Lethbridge Herald, The (Newspaper) - October 8, 1910, Lethbridge, Alberta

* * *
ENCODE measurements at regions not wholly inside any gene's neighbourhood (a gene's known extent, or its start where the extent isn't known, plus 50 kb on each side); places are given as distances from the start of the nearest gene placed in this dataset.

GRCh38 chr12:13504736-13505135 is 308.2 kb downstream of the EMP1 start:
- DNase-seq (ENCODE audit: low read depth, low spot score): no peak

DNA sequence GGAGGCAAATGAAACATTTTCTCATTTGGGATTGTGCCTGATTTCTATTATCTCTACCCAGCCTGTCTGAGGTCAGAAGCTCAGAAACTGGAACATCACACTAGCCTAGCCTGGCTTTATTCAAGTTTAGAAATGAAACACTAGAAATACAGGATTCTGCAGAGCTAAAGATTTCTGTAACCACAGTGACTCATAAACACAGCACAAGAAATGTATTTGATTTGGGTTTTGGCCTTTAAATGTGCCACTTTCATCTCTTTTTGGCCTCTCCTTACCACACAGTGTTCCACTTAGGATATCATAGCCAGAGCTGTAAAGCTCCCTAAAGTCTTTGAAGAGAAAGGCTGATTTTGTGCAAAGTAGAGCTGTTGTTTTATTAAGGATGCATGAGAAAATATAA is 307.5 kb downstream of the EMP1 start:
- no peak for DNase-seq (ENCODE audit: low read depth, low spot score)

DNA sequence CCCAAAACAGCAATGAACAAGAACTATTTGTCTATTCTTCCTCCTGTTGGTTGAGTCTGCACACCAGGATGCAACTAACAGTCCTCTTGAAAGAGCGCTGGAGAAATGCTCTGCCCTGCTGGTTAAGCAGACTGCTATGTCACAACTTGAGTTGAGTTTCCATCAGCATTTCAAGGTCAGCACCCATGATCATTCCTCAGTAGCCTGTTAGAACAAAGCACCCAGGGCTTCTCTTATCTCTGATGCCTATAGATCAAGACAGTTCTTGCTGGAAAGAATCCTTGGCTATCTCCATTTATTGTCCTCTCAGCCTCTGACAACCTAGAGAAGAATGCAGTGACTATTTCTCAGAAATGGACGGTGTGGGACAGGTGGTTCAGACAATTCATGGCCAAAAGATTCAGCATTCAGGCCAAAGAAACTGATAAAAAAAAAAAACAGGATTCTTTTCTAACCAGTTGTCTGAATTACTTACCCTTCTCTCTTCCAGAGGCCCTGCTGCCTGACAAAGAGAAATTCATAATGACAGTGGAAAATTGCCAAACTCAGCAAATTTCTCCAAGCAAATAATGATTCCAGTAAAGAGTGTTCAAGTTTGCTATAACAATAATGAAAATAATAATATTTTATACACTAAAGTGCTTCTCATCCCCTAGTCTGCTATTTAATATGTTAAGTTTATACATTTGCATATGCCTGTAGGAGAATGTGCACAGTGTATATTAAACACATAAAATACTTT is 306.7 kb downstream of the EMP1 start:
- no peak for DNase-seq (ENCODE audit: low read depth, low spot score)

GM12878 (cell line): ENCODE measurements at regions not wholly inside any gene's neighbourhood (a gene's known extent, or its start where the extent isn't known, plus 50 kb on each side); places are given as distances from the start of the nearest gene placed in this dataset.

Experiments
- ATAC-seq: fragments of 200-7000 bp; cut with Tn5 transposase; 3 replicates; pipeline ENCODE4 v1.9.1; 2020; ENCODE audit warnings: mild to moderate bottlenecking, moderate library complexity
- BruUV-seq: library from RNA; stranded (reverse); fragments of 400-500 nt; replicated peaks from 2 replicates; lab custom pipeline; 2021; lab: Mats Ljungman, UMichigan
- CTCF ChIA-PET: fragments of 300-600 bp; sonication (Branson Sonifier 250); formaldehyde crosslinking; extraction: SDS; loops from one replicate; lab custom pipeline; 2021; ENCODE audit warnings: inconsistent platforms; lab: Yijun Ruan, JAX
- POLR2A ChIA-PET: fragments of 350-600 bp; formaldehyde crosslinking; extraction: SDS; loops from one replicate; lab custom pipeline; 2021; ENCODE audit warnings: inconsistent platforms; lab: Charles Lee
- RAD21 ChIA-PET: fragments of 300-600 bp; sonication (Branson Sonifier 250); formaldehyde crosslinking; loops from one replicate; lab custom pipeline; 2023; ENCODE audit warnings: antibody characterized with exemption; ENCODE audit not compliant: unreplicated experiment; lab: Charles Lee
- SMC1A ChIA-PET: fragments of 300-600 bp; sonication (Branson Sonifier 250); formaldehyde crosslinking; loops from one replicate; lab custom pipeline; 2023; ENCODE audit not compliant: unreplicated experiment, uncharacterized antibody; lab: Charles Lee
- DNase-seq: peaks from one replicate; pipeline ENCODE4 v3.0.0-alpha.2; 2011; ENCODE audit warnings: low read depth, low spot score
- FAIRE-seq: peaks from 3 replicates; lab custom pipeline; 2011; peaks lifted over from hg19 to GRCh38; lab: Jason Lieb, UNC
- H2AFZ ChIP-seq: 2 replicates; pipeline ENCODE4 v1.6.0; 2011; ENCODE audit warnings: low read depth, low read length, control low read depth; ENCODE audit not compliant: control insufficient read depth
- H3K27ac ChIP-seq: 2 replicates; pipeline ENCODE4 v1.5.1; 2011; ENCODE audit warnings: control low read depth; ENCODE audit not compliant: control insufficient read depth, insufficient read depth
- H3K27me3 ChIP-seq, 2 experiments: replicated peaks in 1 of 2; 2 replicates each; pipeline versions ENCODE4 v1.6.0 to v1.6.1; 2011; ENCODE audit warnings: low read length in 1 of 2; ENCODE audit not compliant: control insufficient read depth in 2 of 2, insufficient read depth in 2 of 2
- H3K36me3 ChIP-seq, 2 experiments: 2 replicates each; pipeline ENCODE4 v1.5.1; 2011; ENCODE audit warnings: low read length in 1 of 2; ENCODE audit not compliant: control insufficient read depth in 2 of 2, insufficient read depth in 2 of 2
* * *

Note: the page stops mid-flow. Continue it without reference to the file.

IT IS always a difficult thing to de- sign a child's frock, for that hard- est of ail things to musi be- combined, with the smart and yet conservative mode. The French, however, have mastered that puzzling art, and show, as the draw- Ings here given well illustrate; the exact combination desirable of mod- ishness and childish prettiness. The first drawing to the left, for a child of about 6 to JO, is in very supple scarlet serge, and is made with a quaint short waist in the empire style. It is trimmed only with gilt buttons 'and soutache loops, though the yoke at the collarless neck has a touch of gold in its red embroidery. .The plain silk girdle, of red, and the soutache on the. deep heni of th'e .gathered skirt accentuate the empire 'idea. The -dress next shown is a suitable model for a much older one of the hard-to-please age of IS. It is in-a mixed material, a soft brown and blue combination. Blue velvet outlines the yoke and the cuffs on the three -'quarter length sleeves, while buttons cf the material define the shoulder caps, extended into, a front pleat down, the blouse. They re- appear on the cuffs and in a vertical row on the very deep plain ruffle of the skirt. The collar is of hand- tucked sheer linen. For a girl of the same age, or one years younger, comes the blue serge next shown, a chic gown, large- ly trimmed with bands of the self- material, placed so as to form large tucks on the skirt and an oddly cut-' yoke on-the blouse. The flat the. of sunrr.etaJ, but they woii-ld be equally good if covered'with the dress material. The collar and undercuts are of lace. Girls all the way from S to 16 can .wear the next model, again a blue serge, with braiding in" fine black soutache-on the side pleats of the bolero-like o'n the turn-back cuffs and on the top ruffle of the four on the skirl. This frock again shows the high waist line; arid th'e front 13 exactly like the back. The yoke and cuffs may be of either iace or embroidery. The last model, for younger girls again, .Is in beetroot, the new shade-of red. It is trimmed at yoke, cuffs- and. skirt with bands of the material em- broidered in coa-rsp silk floss in self- color, in blue and in khaki. This simpla little frock takes its oriental motif, from-' the styles for older persons. ,And so. indeed, do all the: costumes for young girls, though, of a. xnpdined form. The short-walsted frock is "ceverywhere seen and the button trim- ming that is so prevalent in .fashions for, adults. The childish note .is given th'e popular serge la dark blue let and in the great .jplaid, both for entire frocks arid for trimmings. .Taken all in all. the styles fo clren have the double aim of "smartness and simplicity, and the tain this the better they will be." "vr-' Fan Colors V UITE different from the fabrics' for fall, of which there is a wide choice, the selection of colors Is to'" be very limited. Black and 'dark, somber colors are still In -'Navy and royal blues, prune" color, royal purple (Jo. lesser de- gree) and a very dark seal brown are all good. Especially for evening wear color trasts are the rule. This is to be seen; to the" fullest extent in the chiffon veil-r ings over satin, but it is used also. Such combinations as inauve pink and bluet, seal brown ar.d pearl gray, royal blue and taupe, navy blue .and cyclamen, dull brown and old-blue are seen. BISck is used in combination with every color, but especially, so far as novelty goes, with seal brown and navy blue. PARIS, banded-in effect which has exploited in some of tha first fall models has had its' day.- .V The newest showing at some of the private openings does not erapha-' size it- and it is quite probable that not be seen to winter gowns. skirts will still retain their straight- '-lines, however. DouWe skirts, -or- skirts- 'trimmed'-" with bands to simulate the double-effect' ire exclusive bid fan- to be-" adoflted by the leading PaHsiennes; Striped cashniere or .supple-! cloth, lit' made up into smart .ose-piecjifrocks with.long t3ffh't above the, Buttons and. braid are'. used ......___., and irfthr the "BhajS ,-ld-west line at the-front are- usuaUy them. tj A blue serge-.model that is extremely: practical has a broad black collar, from under which pleat on the bodice and tinued down the .skirt.- black satin'and fastened nnder'each' with huge gold buttons. The grand success at -vlile was the ,-comb'lnation 6J blick'-'vel- vet and unuBual- -iy effective alliance of do-ubtedly bes used house" t-his winter.-Ton wUl'-f-aee that; fciaeki w-hiie are still in .vogue. Fur, velvet and .English', e; -will 'nof'-'surprise The long irbnT-Kn-ftF- the round lengiii be ''ap-propriate for .-Brecbll ''is showing1- if ill- fur coats. A'' shaped and '_'ls" baisdS' of Another :fs cf Persian lamb, Asides and trimmed. Is Moire vis used for -long >-3Blailt is-trimmed revers and deep ciifEs are-' typical of.T ,this kind of coat. A; cord; is. some' to tie the" folds and hold "aide. of Velvet will be the''fabric'thls.-WTitec.-' '-Scarfs, wraps, rg-owris be made of ife'w- est being- a two-toned velvet beautiful. It must f.suppie and easily draped, and you may .with; "filmygauze.'.: Indeed, trie th'e aliiance :of fabrics. 'the greater the, approval. ;Fo'rxbl6uses. 'three-quarter'and.'seven-. .lengtli sleeves in. .vbgua. sleeve are '.still'-'-'the' slightly- flawing- edg.e.musr be shown. over-.thersubcuff'Of moire, colored with., (heavly'van-" tapestry" "gold of crold or JFabrlo handbags ;ariBUseeh? silks over metal' with 'chain- 'or silk cord In" demand-.- i. 'long -.streamers They usually, in--" silk" ribbons' of "'these fabrics- are :also em-' ployed. __ Fancy goods', like -garments in gen- r seen- largely in black and of these two shades. .Fabric of 'strongly contrasting colors via. l bfe aeparate blouses. Cord effects are and "both cordelier and Persian handbags will be made to match the fashionable gowns. I With Persian gowns or turbans, band- ings of the fabric- and flkiuring win-be used as bandeaux or int-ertwltt- f White Crepe WHITE crepe has corne into its own as a fashionable fabric for fall wear. White crepe dresses are seen, trimmed with deep bands of black velvet, or with milan. and venise lace. Mousseline crepe' -and crepe de chine are beautifully orna- mented'with bands of white ermine of white crepe over -white satin. The long crope tunic was flounced with milan lace and bordered with narrow "New Barplns THE latest in. the "minor is the long barpins, four to she 'inches 4n length, which, are being used to. fasten automobile- -veils: and, less frequently, collars and jabots. They come in plain metal and enamel finishes and in- the heavy, barbaric -semipre- cious stones so popular nowadays. One lovely gown seen In Paris was NEGEWE here show admirably bothyof these tend- encies. The first to the left is a side-frill model in hemstitched sheer lir.en; in fact, it could be contrived by a clever girl from two handkerchiefs. The hlgn stock collar is hand-tuckefi. and so is the front pleat, while the frills are gathered to these, the side-frill being double. The next collar is a frivolous little bit or ornament for a plain tucked waist, all formed of rows of valencienr.es lace. each one-half inch wide, with a band and bow of narrow black velvet at the bottom of the stock. Insertion is used for the stock, edging for the middy collar. The maid who decides to change style of her cnllarless frock should have recourse to the next m-odel, which con- sists of a rather loose stock collar of not too wide ribbon, finished with a long- Alsatian bow in back and an upstand- ing ruche of three-inch-wide lace. The ribbon should match or harmonize tcith the biouse with which It is to be worn. Hand-tucked urlle forms the severely simpie collar next shown, with its tiny susrgeption of a stole. A novel touch is ghVr; by tne Iji-Inch-wide band of black satin, fastened by a little meta! buckle at the- back. For a heavy linen or flannel blouse the next is'just tne thing. It is or wh.'te pique, stitched in bands and fas- tened at the side with tiny pearl buttons. The top band is really a turnover collar of self-material and the collar 5s hooked at1 the back, -the buttons being only a pretended opening-. Much more elaborate Is the last model, originally designed for a tulle after- waist. The tall jabot-Is a deep cream valenciermes lace and -tulle, and it is fastened to-- a -plain stock collar of the same materials, finished' by band oJ -black satin. The jabot is lace- eused and Is in fishtail shspc. Any one of these collars contains a suggestion for the needle-worker who Is already thinking of the fast-approach- ing Cirristmastide. Fashions in Leatherware THE new Paris models arc showing: more hiKh collars than ever, an.1 side-frills, plisses ana jabots are ei111 In vogue for the tailored blouses of Itheer linen. The half dozen collars given. LEATHER belts arc of leather, girdles of crushed kicJ. Colored 'leather bags about eight inches wide are most moderate size somewhere between the very small and the enormous bag's. Cross-grain leather bass are stitch- i ed by mnciiiTie to give a ST.rl7> effect, thf stitchinpr being done in a con- trasting- color. Brown and tan suede leathers are being- largely used in dress acces- sories with tailor-made dresses. Pierced leather cardcases and small handbags are seen mounted over col- ored plush or velvet. The colored leather bags mentioned above arc shown in such shades as blue, apricot, lavender, violet and gar- net. Many of the larger hnndhncrs and week-end bags aro equipped with key locks, rhe tiny keys being worn on a, Chain around the neck. Hat and Cap Combined. THE fancy cap or begruin worn by Parisian fashionables at the and theater is ndap1cd to street use by wearing it under the picture hat, of gold -or sliver or of soft cream laeo, with perhaps a silk rosebud or two entwined, it falls over the hair like a pretty frill; In fact. It gave rise to the fad of wearing these frills sewed un- der picture and cloche shapes in milli- nery. In this case, .however, when the hat is removed the begum Is seen, and my lady is "coiKod" tor the play. Latest Trouville Notes H is the latest from' Trouville. the scene of -the Paris Grand Prix. black >hals are being worn with evening gowns. Frocks for evening wear are largely trimmed with fringes of beading-; chif- fon tunics are also embroidered with beads. Waist lines are all high and the draped ribbon ceinturcs have bis bows worn behind. Violet and green are favorite colors, but black still leads, sequins and velvet in that shade being popular AVai'sts are trimmed with fur, and by a sort of reversal cr? the usual stylo jrolil lace hoods are worn over the hair. Manv aii-blark costumes are relieved by bright-colored satin heela on the shoes. Gold rrimrned with dull anrl stpe! bcade, is much seen in even- ing gowns. ChhTon tunics have round bands Jace in gold at t'no bottom. The black velvet evening hats men- tioned before are trimmed with dull metal laces or with plumes. tailored velvet, satin and fur toques are worn.